The Masked Scheduler is looking back at the scheduling and business decisions that built the Must-See TV lineup on NBC. You can go here to read previous installments.
You can never be totally prepared for the end of one of your dominant shows, but when Warren Littlefield called me on Festivus 1997 to tell me Jerry Seinfeld was not returning for another season, I think we were as prepared as we could be.
The whole point of building an 18-comedy schedule was to give us as many options as possible for regrouping without our most dominant comedy and the No. 1 show on television in 18-49 viewers. We still had “Friends” and “Frasier” and, of course, “ER.” In “Just Shoot Me,” “3rd Rock from the Sun” and “NewsRadio” we had comedies that we felt were ready to take an anchor position on the schedule. We still had another season of “Mad About You.”
When Warren called me with the “Seinfeld” news I was at home taking a nap. My brain was scheduling 24/7, so I immediately told him what we should do.
“Let’s move ‘Friends’ to the ‘Seinfeld’ slot, move ‘Just Shoot Me’ to the hammock slot between ‘Friends’ and ‘Seinfeld’ in the new year and slide it to 8 p.m. in the fall. Done!”
Warren agreed. Don Ohlmeyer (who sadly passed this week) called me a while after I heard the news. Rather than discussing what to do, Don said the three of us should ponder it over the holidays and regroup in January.
At this point, only a few people knew of Jerry’s decision. This was in the early days of the internet as a news source. The New York Times had a website, and late in the evening on Christmas Day, Bill Carter, then chief TV writer for the paper, broke the story that Jerry had called it quits. Around 11:30 Christmas night, the Masked Wife and I were hanging around the kitchen counter, preparing for a trip the next day to Palm Springs, when the house phone rang. I just assumed someone had died.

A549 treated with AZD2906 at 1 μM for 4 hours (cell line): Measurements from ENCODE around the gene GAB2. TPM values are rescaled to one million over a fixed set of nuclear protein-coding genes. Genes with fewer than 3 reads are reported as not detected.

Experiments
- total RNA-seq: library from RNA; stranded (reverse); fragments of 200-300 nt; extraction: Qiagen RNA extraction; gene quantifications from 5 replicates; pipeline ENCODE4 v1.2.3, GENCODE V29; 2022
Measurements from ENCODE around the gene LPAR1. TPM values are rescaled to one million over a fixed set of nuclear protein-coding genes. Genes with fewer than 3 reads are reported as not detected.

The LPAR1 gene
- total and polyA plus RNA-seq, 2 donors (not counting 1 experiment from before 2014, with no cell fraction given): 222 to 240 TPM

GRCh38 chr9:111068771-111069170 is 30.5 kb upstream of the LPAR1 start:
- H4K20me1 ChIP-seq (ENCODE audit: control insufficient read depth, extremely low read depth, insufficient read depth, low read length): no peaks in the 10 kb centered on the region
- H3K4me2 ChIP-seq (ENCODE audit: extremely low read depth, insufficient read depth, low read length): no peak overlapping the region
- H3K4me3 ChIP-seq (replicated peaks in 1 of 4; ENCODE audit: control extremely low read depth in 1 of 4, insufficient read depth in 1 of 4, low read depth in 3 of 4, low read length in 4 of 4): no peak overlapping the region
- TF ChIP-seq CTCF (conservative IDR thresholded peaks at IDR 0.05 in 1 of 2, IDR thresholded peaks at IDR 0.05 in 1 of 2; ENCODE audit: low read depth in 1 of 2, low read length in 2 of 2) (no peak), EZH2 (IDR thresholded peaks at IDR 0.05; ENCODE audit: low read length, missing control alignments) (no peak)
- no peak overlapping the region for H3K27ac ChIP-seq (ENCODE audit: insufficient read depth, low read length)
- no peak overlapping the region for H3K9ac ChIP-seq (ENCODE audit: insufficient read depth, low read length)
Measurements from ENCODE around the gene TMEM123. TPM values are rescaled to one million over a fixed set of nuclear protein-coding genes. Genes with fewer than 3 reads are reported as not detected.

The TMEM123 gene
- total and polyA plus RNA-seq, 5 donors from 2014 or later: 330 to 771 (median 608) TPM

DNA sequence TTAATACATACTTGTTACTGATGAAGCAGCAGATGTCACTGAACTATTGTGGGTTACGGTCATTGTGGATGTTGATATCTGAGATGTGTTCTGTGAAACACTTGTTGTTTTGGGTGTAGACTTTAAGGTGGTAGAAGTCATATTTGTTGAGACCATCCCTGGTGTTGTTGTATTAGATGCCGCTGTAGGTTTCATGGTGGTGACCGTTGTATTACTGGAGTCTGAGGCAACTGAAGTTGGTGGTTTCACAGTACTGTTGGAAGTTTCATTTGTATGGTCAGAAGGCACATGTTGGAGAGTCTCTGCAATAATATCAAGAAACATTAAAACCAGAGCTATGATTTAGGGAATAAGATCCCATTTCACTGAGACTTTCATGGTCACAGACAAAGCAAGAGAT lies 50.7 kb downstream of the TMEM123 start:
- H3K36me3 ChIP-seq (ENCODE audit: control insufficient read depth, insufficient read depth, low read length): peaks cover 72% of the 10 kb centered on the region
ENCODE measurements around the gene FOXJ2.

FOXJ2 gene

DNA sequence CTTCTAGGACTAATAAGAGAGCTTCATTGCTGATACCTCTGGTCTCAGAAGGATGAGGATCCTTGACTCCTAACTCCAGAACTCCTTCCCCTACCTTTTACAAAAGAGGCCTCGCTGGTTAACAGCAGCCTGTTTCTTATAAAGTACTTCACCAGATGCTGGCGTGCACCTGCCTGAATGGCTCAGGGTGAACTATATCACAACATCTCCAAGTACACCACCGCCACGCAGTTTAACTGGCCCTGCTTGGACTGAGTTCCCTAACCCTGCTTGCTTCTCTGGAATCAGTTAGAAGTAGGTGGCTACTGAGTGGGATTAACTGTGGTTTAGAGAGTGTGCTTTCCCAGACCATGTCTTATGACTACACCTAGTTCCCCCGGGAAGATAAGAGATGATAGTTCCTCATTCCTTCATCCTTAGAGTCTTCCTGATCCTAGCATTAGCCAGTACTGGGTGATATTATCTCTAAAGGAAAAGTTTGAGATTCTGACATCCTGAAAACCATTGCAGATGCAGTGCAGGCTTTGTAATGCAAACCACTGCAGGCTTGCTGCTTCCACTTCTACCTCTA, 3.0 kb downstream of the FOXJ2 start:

Instead it was Joe Adalian, who was writing for the New York Post at that time. It was 2:30 in the morning back east, and Joe had been awoken by his editor who saw Carter’s NYT post. Joe asked me to confirm, which I told him I could not do without talking to Pat Schultz, our press person. I called Pat first thing the next morning. By then the cat was out of the bag, and there went a restful couple of days in Palm Springs.
By January all the buzz was speculation as to what NBC was going to do when “Seinfeld” left the air in May. Warren, Don and I got together to discuss our options. We told Don of our preference, and he said that he was thinking the same thing. The comedy strategy appeared to be paying off. We agreed to move “Just Shoot Me,” a show that had originally been dismissed, into the 8:30 hammock slot on Thursday. We also agreed to keep any plans to ourselves. “Mad About You” and “Frasier” would be our Tuesday anchors, and “Just Shoot Me” and “Friends” would hold down the 8 and 9 o’clock slots on Thursday. Easy peasy. Yeah, right.
First, the time period commitments were starting to pile up. We already had the “Veronica’s Closet” commitment from Warner Bros. Suddenly another WB commitment from “Friends” creators Kauffman, Bright and Crane appeared. “Jesse” starred Christina Applegate as a single mom living in Buffalo. We committed to the 8:30 Thursday time slot. “VC” was already at 9:30.
Next, we found ourselves in a bidding war for a comedy from Paramount called “Encore! Encore!,” which featured Nathan Lane as a world-famous opera star whose vocal chords are ruined after he eats a bad clam and has a botched surgery. He returns to his family’s vineyard in Napa. Hijinks ensue. That was committed to either 8:30 or 9:30 on Tuesday. You can’t make this s**t up.
So even before we started our scheduling meetings, we were already handcuffed. But it didn’t stop there. We were summoned to New York City to meet with Jack Welch, the head of GE, parent company of NBC. That and more next time.